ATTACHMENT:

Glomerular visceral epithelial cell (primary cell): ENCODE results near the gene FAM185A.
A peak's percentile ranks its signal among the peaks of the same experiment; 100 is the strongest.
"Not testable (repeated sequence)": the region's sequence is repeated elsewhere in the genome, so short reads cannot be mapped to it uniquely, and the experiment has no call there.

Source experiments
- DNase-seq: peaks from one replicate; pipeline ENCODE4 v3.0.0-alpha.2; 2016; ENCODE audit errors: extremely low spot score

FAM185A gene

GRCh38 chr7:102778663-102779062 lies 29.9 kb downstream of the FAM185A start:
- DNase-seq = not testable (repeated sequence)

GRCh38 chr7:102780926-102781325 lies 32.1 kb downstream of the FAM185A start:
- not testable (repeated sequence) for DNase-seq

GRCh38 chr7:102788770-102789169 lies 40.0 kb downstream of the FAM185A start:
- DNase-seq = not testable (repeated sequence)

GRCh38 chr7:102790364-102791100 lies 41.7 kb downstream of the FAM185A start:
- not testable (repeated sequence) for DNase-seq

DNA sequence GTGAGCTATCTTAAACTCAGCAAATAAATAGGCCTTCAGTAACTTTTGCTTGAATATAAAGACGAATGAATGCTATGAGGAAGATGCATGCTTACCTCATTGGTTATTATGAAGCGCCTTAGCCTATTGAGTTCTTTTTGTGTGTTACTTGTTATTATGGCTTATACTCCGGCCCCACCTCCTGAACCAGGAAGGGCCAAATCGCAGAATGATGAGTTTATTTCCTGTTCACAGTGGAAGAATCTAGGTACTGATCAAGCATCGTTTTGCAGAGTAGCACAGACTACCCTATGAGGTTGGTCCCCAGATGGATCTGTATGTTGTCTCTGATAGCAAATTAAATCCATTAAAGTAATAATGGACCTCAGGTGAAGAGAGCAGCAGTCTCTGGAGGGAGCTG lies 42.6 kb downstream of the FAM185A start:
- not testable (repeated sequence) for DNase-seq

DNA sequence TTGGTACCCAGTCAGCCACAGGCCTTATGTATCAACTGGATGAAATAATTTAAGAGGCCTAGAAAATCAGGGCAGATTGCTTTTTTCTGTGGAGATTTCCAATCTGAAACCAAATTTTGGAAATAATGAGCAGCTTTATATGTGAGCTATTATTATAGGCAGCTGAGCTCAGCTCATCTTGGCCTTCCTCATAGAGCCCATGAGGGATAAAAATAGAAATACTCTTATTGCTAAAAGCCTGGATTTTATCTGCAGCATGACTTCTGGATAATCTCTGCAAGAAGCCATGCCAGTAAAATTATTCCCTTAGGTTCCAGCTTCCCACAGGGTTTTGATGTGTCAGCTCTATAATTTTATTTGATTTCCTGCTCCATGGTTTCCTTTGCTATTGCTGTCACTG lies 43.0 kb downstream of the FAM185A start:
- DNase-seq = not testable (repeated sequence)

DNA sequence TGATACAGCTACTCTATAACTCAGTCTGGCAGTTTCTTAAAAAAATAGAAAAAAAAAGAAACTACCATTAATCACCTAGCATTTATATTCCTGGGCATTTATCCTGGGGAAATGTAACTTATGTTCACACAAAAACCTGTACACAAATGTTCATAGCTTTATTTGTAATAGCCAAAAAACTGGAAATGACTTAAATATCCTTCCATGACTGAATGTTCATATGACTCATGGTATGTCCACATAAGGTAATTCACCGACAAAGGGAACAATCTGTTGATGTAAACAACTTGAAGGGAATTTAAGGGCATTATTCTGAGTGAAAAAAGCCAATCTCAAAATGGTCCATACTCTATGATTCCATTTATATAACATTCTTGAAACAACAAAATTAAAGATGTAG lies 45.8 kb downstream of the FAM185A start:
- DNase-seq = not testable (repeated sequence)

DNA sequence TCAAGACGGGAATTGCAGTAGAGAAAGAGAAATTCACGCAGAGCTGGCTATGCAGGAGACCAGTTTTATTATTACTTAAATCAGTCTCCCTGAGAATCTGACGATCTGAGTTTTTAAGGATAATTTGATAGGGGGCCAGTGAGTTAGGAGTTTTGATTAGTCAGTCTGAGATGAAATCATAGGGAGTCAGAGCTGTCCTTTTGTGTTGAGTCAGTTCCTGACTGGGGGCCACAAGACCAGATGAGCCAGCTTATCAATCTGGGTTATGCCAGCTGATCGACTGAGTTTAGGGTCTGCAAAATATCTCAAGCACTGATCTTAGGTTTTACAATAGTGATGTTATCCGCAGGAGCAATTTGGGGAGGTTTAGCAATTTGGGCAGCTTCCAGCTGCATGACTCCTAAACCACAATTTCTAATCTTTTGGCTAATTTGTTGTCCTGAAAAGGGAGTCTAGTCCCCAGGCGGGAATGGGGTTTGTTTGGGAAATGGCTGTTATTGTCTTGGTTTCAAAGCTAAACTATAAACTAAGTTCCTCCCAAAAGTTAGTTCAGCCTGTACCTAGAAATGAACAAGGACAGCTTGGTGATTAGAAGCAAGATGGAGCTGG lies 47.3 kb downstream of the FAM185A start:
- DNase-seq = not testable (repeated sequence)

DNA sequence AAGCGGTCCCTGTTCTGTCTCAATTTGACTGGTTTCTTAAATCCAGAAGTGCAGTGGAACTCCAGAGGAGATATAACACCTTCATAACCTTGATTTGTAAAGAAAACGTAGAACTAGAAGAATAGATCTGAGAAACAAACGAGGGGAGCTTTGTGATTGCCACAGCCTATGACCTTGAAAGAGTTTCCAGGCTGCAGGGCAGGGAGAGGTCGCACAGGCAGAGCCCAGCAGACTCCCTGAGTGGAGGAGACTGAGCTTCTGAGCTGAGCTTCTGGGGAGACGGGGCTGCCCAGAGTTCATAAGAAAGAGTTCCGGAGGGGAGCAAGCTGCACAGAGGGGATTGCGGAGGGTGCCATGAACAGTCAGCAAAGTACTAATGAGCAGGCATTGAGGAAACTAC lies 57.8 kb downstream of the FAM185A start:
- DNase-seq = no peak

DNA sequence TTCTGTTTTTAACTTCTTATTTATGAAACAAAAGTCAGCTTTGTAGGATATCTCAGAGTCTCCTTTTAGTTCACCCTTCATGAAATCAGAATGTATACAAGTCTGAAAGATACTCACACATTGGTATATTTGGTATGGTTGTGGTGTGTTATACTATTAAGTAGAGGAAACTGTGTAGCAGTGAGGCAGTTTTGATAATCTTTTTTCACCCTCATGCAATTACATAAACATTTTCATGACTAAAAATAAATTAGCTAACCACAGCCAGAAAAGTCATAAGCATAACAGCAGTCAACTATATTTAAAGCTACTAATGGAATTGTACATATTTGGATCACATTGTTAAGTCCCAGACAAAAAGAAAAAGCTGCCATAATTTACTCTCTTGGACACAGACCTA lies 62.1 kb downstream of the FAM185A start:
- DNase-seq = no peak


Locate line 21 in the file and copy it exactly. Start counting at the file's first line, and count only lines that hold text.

DNA sequence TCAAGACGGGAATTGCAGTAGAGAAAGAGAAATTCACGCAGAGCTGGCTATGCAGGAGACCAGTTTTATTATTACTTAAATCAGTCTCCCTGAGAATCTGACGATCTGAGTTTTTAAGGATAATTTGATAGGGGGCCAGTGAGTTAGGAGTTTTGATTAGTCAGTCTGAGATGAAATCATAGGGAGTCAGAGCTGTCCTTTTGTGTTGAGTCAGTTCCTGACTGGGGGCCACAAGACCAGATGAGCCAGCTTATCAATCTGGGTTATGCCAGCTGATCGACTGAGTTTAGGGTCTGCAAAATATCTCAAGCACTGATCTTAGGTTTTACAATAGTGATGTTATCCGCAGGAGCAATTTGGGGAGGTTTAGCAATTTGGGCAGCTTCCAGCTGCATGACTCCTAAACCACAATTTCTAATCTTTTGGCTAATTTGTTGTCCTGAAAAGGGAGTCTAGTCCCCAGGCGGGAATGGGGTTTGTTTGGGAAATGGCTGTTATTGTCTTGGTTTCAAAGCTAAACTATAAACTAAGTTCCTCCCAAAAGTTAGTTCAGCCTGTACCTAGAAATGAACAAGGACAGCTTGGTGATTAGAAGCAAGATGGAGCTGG lies 47.3 kb downstream of the FAM185A start: